Monday, February 04, 2008

back in the saddle again

the presenting problem:

this graph shows better than words can explain the crisis i was facing at the orphanage: a steady and rapid decline in the available supply of life-sustaining hydrocodone. i was beginning to see the bottom of my pill bottle, and THAT constitutes an amber alert in any language.

the solution:

staring an approaching blizzard of unknown proportions square in the face, the words of charles davis, my junior high shop teacher, seemed sage indeed: "west, if you don't stop clowning around, you'll NEVER finish that stupid candy dish." so i wasn't going to clown around when it came to choosing which bike to ride. preparing to battle oppressive weather, the choice was clear: i went straight for my 1960 schwinn tornado, women's model. an upright bicycle, with no-nonsense handlebars, a reflector, fenders and chainguard.

the obstacle: this diagram clearly shows the frozen heat mother nature was pitching sunday. "g" is me, muttering "gosh" as i pedalled my forty-pound blue beauty; "h" represents the headwind into which i was riding, all the way from the orphanage to the douglas avenue walgreen's, countless blocks away; while "v" is the vicodin, sure to raise my morale while reducing my ability to operate heavy equipment.

bicycling is more than just pedaling--it's SCIENCE: oh, yeah, there's a lot of science involved, the way i pedal a bike. LOTS of science. just look at those lines, they was they go up and down. the red line indicates my first wind; the blue, my second wind. most importantly, look at the black line, my fourth wind. FOURTH wind. hell, lots of guys have a hard time getting their second wind. you've seen that puffy-faced dick enrico, from the second wind store, haven't you? he gets all excited about second winds--but i'm talking about FOURTH wind. i'm telling you, that's a LOT of power. and that was into a blizzard. did i mention that? and remember, this was my first time on a bike in three weeks. THREE WEEKS! i'm sick here, remember? and look at that science i'm putting out.

the fitness experts at the orphanage: after a gruelling workout like the one i described above, one that produces that much science, that much raw data, well, it's just not good to leave THAT kind of science laying around. kids could get hurt. that's why the orphanage has on staff a full contingent of highly-trained experts, waiting to make sense of all that data. as far as i'm concerned, they just point out the obvious: i'm one hell of an athlete. even with a broken body, and with three weeks away from my highly-structured and physically- and mentally-demanding several-times-a-day workout schedule, i can still knock them out of the park.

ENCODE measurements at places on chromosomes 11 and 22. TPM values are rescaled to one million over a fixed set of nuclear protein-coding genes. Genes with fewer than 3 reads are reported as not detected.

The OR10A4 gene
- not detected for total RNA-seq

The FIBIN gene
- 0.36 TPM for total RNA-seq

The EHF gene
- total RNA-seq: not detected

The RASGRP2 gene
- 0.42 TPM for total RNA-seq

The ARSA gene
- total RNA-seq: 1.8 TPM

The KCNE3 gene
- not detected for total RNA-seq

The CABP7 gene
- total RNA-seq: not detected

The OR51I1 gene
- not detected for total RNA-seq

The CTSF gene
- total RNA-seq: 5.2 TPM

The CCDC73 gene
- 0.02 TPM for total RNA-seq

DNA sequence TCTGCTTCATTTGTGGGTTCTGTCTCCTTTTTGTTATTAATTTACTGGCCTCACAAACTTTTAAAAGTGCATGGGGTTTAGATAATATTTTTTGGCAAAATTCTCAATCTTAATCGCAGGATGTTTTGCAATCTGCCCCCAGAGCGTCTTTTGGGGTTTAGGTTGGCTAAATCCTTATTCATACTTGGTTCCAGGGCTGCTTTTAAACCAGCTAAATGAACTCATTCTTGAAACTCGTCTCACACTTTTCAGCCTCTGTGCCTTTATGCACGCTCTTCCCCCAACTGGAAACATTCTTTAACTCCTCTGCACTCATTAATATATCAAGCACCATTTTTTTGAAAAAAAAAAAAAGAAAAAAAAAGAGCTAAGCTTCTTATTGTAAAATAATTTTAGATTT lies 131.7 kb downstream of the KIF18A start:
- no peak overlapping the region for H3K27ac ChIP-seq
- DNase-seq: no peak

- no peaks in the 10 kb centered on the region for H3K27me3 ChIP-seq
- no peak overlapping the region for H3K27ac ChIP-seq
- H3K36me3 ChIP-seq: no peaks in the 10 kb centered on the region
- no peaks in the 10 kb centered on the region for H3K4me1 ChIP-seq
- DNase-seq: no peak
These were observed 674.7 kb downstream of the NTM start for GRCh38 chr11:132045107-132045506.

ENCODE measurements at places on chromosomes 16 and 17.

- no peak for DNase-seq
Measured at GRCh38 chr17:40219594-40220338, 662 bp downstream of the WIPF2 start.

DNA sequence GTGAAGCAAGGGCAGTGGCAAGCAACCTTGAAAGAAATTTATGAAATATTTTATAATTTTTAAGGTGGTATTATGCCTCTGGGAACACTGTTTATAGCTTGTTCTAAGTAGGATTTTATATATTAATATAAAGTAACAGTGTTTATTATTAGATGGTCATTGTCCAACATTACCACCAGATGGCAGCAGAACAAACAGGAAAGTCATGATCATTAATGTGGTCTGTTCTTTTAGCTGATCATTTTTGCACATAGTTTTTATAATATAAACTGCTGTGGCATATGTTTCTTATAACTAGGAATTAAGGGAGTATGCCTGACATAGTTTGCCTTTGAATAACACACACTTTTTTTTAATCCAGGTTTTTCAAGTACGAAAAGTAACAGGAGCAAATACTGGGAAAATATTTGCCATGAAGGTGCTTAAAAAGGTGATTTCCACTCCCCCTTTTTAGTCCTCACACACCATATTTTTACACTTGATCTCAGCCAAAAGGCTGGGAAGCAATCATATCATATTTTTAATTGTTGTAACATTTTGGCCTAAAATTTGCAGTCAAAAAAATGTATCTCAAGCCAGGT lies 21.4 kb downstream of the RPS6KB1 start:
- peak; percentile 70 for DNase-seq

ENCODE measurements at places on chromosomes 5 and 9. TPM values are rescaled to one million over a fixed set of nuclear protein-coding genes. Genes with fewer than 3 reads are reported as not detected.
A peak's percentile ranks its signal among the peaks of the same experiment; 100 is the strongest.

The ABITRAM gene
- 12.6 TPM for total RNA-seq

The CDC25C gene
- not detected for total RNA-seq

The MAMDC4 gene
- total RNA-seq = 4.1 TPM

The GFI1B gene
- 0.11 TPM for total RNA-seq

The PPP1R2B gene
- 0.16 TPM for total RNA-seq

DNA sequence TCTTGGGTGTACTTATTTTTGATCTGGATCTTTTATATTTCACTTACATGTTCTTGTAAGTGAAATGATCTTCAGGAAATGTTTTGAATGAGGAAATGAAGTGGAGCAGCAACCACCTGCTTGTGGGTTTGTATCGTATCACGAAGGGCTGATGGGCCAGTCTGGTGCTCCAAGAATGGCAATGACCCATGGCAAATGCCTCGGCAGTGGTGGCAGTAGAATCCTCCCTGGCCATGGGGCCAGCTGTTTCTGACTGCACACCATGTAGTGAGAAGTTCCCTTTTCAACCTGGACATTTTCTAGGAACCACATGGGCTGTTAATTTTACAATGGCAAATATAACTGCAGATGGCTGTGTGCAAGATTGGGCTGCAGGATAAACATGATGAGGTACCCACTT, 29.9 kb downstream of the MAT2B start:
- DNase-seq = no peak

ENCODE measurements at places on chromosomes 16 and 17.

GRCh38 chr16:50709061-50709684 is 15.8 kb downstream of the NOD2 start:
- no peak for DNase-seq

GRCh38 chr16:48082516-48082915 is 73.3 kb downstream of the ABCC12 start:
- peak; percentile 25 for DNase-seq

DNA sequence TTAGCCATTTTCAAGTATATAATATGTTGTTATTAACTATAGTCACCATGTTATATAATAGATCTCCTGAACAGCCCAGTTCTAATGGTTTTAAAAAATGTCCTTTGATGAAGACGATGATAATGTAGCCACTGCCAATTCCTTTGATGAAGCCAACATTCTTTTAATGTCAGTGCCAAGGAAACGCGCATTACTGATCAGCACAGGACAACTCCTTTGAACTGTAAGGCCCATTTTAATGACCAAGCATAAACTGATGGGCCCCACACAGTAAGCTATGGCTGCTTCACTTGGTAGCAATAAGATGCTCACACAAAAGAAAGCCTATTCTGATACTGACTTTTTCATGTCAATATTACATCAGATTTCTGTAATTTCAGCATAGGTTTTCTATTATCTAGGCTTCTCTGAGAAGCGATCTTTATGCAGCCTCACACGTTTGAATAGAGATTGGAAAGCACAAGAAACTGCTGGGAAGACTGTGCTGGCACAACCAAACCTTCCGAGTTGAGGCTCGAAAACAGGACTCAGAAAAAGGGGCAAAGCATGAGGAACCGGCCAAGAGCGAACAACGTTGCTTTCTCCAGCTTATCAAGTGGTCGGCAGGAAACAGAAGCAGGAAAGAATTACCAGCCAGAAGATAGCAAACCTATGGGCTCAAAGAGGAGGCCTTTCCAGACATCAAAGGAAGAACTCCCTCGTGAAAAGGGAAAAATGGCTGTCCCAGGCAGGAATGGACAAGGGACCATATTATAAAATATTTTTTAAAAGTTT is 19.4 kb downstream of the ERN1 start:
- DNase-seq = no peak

the result:

this final graph shows what i already knew: that if i could just keep that red line going up, that black line would eventually go down. and it did. i LOVE science. what's NOT to love about it?

what's it mean? i'm back, baby, i'm back!!

6 comments:

Z said...

Rev,

I don't see any graphs involving pirates or trains leaving the east and west coasts simultaneously heading toward The Orphanage. The Nobel Prize might just be in the offing.

the mostly reverend said...

our staff is at work as we speak!

Buckshot77 said...

Shoot, by the time I break into my fourth wind the room has usually cleared and the paint is beginning to peel....

S.Fuller said...

What the esteemed reverend failed to disclose was the rare 0th wind. This wind is at the very top of the graph and is at the 100% level. It never varies and, if developed properly and at a young age, means that the 1st, 2nd, and 4th winds can be used as a means of distracting your opponents and smoothing the laminar airflow around your bike during time trials. Beware the 0th wind, it's silent and deadly.

Anonymous said...

my favorite junior high shop teacher, Chuck Davis. I had an "A" in making candles.

Jerome

Tarik Saleh said...

I love me the science. Welcome back to the land of the two wheel rolling.


Knit well.


Tarik